I thought Hunting the Bamboo Bow is a really good video. I watched it many times and learned something from it every time.
His book goes into detail about self bows. There are some subtleties there and more info than was presented in the video. If you liked his video, you’ll like the book too.
I’d like to read Glen St. Charles’ Billet to Bows, but it’s no longer available it seems. Might get a used copy on Amazon though…
Good luck with your bow making! It’s a great Buddha exercise.
Ben M.June 12, 2014 at 6:07 amPost count: 460
If you can make it, I’d suggest going to the 16th annual Ozarks selfbow jamboree (MO-Jam).
Osage orange is hard to come by in MN but you’ll find enough at MO-Jam to choke a goat. There are vendors who sell staves that’ll easily make two bows starting at $40. If cash isn’t your thing there are plenty of folks willing to make a generous trade. The whole jamboree is based around learning to make osage self bows and the advice, assistance, and comradery is completely free. A person can walk in with absolutely no experience and walk out with a fantastic artisan selfbow and a mess of new friends without spending a dime. The “official” jamboree is a long weekend starting on Friday but I know folks who set up camp on Tuesday. It’s really worth it, man.
tombowJune 12, 2014 at 5:48 pmPost count: 103
I have no doubt that what you say about MO-Jam is true and I wish I could get down there for it but it just isn’t in the cards right now. Vacation time is tight as we are headed for Alaska in August.
Question for you and anyone else: Has anyone purchased Osage from Missouri Trading Company? They seem to have reasonably priced, ready to be worked Osage kits and I was wondering if anyone has first-hand knowledge of these kits?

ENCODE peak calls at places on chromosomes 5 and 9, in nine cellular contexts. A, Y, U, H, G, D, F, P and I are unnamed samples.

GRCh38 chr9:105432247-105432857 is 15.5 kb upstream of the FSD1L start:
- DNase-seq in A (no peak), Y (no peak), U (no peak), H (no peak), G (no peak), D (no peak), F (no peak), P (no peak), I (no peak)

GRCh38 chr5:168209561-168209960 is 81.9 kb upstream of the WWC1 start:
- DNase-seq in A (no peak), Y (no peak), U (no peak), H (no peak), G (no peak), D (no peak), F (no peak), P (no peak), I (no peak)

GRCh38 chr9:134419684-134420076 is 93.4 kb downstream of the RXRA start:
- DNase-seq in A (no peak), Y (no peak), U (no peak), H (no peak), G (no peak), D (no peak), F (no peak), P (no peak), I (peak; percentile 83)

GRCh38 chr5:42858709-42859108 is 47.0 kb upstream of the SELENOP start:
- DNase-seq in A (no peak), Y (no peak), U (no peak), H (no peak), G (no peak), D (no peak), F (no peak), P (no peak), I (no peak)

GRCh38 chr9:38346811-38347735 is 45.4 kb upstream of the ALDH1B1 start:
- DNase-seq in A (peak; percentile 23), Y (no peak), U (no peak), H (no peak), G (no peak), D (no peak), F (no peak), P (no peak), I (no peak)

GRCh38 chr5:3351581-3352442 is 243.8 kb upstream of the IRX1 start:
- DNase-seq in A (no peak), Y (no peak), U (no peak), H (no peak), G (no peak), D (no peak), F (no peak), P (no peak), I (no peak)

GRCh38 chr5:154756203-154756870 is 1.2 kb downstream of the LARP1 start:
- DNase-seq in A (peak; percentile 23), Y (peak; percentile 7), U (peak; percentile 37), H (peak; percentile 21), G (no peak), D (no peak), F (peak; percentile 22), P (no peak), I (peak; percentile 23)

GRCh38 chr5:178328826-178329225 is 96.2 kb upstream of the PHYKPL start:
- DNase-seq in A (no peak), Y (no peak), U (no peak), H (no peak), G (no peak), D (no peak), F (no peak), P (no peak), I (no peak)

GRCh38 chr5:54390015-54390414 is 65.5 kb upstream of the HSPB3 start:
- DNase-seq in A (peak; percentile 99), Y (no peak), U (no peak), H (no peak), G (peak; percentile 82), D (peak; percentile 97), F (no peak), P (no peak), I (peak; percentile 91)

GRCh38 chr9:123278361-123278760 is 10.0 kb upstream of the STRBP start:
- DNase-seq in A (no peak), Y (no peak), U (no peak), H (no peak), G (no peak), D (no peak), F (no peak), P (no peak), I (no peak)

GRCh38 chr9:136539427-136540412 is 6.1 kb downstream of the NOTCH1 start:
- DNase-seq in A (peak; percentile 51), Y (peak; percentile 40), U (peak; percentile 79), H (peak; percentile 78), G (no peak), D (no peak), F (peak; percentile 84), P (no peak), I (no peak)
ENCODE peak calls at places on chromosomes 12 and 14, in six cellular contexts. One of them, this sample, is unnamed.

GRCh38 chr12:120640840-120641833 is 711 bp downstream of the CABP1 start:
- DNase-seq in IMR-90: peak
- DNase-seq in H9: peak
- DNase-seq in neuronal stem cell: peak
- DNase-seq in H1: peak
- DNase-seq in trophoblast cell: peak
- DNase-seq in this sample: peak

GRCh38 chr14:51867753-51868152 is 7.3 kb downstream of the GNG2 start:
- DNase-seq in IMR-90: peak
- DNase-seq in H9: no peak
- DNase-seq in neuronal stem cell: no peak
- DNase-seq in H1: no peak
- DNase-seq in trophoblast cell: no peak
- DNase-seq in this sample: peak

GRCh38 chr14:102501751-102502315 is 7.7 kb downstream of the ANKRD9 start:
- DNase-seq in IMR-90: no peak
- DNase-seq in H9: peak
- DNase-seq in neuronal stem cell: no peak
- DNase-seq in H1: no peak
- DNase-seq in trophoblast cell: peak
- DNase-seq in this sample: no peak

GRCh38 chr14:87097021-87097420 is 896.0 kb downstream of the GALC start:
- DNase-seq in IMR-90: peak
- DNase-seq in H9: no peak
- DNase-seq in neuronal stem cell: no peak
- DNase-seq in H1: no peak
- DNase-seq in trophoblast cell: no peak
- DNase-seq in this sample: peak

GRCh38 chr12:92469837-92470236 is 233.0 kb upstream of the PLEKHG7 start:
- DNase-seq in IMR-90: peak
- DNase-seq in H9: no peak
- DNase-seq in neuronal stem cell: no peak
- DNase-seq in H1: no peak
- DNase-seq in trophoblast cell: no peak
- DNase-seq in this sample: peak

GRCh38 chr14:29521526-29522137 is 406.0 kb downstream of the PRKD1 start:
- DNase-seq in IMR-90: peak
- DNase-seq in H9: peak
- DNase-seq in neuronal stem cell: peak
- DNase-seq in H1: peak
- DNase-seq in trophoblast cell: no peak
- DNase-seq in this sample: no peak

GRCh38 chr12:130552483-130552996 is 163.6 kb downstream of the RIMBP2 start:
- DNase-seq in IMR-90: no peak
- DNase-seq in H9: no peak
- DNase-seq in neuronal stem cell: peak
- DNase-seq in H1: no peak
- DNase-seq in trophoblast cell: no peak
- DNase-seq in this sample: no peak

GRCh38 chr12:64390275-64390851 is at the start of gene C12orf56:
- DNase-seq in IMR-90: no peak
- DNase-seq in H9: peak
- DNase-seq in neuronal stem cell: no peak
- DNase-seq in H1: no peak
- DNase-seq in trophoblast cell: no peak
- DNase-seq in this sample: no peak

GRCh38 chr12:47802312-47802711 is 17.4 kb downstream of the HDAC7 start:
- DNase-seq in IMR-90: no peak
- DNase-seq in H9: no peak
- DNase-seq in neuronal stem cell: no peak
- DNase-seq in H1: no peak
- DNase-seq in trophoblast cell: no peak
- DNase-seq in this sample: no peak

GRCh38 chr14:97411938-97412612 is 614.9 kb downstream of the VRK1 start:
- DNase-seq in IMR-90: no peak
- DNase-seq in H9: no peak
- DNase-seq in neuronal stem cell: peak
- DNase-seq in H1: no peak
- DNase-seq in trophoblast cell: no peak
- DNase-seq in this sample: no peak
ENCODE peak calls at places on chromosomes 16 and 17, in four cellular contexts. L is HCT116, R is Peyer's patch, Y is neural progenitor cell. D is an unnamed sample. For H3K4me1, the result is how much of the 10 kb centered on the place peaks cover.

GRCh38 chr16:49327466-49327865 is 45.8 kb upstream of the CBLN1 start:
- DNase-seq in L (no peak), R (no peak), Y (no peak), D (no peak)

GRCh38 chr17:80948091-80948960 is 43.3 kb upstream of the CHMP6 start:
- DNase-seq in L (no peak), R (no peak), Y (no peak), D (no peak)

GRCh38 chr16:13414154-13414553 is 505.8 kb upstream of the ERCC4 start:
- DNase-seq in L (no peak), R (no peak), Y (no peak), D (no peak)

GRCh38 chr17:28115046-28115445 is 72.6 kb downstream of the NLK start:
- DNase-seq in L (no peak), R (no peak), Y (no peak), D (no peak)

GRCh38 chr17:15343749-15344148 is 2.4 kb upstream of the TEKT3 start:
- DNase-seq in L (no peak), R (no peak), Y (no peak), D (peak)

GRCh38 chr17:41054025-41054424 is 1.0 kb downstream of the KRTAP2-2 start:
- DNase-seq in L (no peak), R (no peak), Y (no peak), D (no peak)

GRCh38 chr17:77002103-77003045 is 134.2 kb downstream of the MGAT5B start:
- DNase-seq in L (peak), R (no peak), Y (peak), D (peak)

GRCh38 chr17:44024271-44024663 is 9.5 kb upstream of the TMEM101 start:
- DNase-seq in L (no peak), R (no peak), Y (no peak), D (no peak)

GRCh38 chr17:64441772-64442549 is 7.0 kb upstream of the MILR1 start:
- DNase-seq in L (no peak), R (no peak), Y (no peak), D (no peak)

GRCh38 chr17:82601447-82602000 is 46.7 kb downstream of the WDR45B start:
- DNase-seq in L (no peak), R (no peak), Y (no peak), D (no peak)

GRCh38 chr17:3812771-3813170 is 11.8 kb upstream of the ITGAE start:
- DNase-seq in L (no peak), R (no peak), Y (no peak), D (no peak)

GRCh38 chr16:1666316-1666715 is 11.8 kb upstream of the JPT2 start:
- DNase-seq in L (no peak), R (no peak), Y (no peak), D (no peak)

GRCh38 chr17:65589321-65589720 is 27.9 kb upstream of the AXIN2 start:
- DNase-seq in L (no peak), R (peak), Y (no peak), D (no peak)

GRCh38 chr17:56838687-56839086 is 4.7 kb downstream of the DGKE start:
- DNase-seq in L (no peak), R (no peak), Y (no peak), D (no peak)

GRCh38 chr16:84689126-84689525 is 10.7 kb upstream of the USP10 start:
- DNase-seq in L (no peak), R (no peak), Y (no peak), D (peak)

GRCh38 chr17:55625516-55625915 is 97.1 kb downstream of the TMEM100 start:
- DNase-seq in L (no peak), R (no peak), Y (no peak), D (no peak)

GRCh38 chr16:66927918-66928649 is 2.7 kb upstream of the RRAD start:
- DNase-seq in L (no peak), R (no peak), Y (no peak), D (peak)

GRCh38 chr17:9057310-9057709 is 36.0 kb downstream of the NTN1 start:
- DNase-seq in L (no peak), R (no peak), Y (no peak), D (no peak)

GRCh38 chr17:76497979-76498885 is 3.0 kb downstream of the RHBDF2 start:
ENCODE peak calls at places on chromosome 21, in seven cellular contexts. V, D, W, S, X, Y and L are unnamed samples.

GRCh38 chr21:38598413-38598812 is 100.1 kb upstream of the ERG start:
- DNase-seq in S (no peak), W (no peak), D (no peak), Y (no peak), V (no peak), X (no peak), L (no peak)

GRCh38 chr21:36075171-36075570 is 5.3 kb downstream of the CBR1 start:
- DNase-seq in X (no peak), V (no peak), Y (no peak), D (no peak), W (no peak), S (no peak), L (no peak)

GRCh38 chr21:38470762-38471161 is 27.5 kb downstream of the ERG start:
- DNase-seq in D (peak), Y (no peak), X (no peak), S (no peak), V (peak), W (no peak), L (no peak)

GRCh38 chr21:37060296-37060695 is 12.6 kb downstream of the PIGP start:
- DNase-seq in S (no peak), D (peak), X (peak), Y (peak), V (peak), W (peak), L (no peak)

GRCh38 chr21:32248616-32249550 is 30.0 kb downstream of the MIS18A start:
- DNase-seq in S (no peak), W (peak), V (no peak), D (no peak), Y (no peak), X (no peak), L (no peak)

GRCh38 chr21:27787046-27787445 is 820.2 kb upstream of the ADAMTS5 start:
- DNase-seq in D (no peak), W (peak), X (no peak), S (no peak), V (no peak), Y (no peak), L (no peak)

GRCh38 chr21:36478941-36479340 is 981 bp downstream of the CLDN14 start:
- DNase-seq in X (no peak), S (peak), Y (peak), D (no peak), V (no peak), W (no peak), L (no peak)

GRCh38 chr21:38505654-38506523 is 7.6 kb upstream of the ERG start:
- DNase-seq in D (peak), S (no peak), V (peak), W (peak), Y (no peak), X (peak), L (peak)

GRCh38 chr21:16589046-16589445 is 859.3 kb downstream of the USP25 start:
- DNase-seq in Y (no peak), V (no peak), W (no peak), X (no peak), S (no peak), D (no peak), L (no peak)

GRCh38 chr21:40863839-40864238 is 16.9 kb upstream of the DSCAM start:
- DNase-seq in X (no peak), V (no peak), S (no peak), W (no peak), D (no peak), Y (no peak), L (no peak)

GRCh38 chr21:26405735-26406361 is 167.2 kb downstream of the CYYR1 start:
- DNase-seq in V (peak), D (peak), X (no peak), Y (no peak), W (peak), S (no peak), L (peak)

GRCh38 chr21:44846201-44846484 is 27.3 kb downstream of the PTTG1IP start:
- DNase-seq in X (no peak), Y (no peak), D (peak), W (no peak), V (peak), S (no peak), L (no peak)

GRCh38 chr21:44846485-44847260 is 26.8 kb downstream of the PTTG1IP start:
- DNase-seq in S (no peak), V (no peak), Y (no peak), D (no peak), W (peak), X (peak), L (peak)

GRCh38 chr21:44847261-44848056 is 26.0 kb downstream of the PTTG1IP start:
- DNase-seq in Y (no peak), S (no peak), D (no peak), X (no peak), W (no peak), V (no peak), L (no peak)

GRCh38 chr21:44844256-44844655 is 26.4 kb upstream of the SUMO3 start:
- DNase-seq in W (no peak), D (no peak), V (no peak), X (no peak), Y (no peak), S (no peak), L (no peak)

Clay HayesMemberJune 13, 2014 at 2:11 amPost count: 418
In case you haven’t seen this series yet, there are 3 videos. This one just covers taking an osage stave to one ring which isn’t really very applicable for anything aside from osage. The next two though cover topics that can be applied to any wood.
Ben M.June 14, 2014 at 4:12 amPost count: 460
Sorry, Tom. I don’t have any experience with that company and don’t know anyone who does. I’ve never paid for Osage because it grows wild all over the place where I live.
Clay, as always, that series of videos is excellent. I’ve watched them all.
Stephen GrafModeratorJune 15, 2014 at 2:13 pmPost count: 2361
Ben M. wrote: …I’ve never paid for Osage because it grows wild all over the place where I live…
And that makes me envious 😡 My uncle lives in Kansas and sent me some of his horse apples. I have 12 trees about 4 feet tall now. I figure by the time the grandkids arrive and grow up enough to hold a bow, I might be able to get some wood off ’em.
We have a few trees around here, but they are few and far between. I’d hate to cut one of those down.
tombowJune 17, 2014 at 2:55 pmPost count: 103
Mr. Clay Hayes,
I have seen your videos, as well as hundreds of others on YTube. They are great and chock full of valuable information. I haven’t been even considering the “bow from a stave” route until I get a successful build or two under my belt. My latest project has been a wood-drying box which is almost finished. I have a hickory board which I have tapered the limb thicknesses down but have left at full 2″ width so far. Once I get the box ready to go I will dry the wood a bit and get some bamboo backing and dry that a bit also before going further with the bow build. Thank you all for your responses and Best of Luck to you.